Mr. Speaker, here in the NWT, we have 33 communities, and most of them are surrounded by thick forests. We have to ask ourselves: are we prepared to address a potential situation of an out-of-control wildland forest fire threatening our communities?

The recent wet weather has been helpful, and according to ENR, there is only one active fire in the NWT at the moment, but we all know how quickly things can change. Now is the time to prepare and make sure that our communities are as safe as they can be from forest fires.

Mr. Speaker, the 2014 forest fire season was the biggest forest fire season on record in the NWT. The community of Kakisa was evacuated and fortunately no injury or damage was done. Following that fire season, some fire guards around some communities were established. Some communities only have one road going into the community, and others are only accessible by air. A fast-moving fire could cause a catastrophe.

The GNWT has initiatives such as the FireSmart programs that clear low laying combustibles and forest thinning to lessen the spread of wildfire around communities. It is essential for our isolated communities especially to make themselves as safe as possible from wildfires. I will have questions for the Minister at the appropriate time on what is being done to prepare our communities should they be threatened by forest fires. Mahsi Mr. Speaker.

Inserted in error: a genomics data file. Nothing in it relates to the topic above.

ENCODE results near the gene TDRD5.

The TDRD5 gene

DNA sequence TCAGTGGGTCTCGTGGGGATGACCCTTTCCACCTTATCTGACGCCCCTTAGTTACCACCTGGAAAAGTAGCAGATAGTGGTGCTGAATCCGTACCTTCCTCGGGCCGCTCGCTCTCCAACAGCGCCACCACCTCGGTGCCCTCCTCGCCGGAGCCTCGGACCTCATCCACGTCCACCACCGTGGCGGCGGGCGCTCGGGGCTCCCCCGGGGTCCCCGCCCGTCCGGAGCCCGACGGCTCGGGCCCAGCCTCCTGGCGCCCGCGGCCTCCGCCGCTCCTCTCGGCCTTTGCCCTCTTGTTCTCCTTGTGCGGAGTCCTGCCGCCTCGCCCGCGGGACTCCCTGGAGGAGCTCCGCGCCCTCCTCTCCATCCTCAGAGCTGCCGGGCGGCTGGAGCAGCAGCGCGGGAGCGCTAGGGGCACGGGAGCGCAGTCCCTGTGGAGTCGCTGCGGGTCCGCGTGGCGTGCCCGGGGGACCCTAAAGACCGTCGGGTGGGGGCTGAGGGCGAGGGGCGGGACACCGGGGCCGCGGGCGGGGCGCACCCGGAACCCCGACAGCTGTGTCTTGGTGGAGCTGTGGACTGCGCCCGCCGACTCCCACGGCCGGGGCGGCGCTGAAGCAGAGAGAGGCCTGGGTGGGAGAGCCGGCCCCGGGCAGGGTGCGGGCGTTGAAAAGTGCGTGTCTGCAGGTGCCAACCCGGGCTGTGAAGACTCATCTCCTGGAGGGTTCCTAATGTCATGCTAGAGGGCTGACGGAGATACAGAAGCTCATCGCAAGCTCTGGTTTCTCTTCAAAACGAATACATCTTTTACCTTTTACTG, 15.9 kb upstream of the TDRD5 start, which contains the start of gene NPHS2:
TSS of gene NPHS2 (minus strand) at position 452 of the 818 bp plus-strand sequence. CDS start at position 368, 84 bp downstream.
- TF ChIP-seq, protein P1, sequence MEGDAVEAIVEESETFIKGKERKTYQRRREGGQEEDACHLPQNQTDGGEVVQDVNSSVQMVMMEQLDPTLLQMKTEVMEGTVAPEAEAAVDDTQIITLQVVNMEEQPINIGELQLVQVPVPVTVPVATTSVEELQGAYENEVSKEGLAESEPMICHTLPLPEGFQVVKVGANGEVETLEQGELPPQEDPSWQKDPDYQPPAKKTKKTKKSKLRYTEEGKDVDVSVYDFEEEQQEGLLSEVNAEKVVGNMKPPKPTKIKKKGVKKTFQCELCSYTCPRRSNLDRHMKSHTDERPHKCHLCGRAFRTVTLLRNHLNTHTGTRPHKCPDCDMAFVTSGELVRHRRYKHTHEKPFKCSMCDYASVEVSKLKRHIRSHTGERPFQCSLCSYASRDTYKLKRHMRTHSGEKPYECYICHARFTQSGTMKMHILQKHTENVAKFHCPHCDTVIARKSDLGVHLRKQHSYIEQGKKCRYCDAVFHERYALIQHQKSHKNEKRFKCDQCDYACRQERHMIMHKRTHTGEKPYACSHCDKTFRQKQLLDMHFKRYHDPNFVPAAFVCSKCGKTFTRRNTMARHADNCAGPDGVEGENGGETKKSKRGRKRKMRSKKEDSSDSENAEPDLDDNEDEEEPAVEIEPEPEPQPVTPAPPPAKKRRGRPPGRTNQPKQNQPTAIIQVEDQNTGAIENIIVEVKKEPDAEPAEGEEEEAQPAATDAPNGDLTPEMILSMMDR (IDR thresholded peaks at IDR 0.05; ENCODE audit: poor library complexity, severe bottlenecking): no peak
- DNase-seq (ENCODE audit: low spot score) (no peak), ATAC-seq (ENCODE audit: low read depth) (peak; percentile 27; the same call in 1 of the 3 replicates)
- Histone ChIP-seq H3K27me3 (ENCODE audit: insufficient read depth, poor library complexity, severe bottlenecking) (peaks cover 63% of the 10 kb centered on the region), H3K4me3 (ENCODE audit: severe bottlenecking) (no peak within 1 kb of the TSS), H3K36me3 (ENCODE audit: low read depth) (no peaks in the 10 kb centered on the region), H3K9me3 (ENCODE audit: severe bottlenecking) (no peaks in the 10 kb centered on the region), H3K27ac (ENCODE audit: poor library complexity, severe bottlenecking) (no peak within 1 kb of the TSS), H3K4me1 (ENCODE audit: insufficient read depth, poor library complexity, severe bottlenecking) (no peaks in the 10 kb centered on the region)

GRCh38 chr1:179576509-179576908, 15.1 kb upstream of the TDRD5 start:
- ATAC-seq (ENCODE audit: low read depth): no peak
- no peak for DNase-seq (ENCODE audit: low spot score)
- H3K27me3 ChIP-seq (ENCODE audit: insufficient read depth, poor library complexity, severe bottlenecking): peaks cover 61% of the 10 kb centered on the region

Question 758-18(3): Update on Education Initiatives May 30th, 2019

Thank you, Mr. Speaker. Earlier in my questions, the Minister had stated that she has posed to the chairs of the various education authorities throughout the NWT in terms of addressing the attendance issue and who is responsible for it. My question is: can the Minister please advise of the department's plans to address the issues of low attendance with the proposed changes to our post-secondary landscape? Mahsi.

Question 758-18(3): Update on Education Initiatives May 30th, 2019

Can the Minister please tell us whether she will support a reduction of funding to schools where attendance and enrolment rates decline?

Question 758-18(3): Update on Education Initiatives May 30th, 2019

Some very good initiative in that. I actually ran out of space in terms of writing about seven key initiatives that the Minister has undertaken. There are some challenges. One of the challenges that we are well aware of is attendance rates in small communities. Can the Minister please tell us why attendance rates are not improving?

Question 758-18(3): Update on Education Initiatives May 30th, 2019

Mahsi, Mr. Speaker. My questions today are for the Minister of Education, Culture and Employment. This time of the year is time for graduations, and this department, the Department of Education, Culture and Employment, aside from the Department of Health and Social Services, is the second-biggest department in the GNWT. Can the Minister please inform us of the results of the various education initiatives undertaken over the past few years to renew our education system and motivate our students? Mahsi, Mr. Speaker.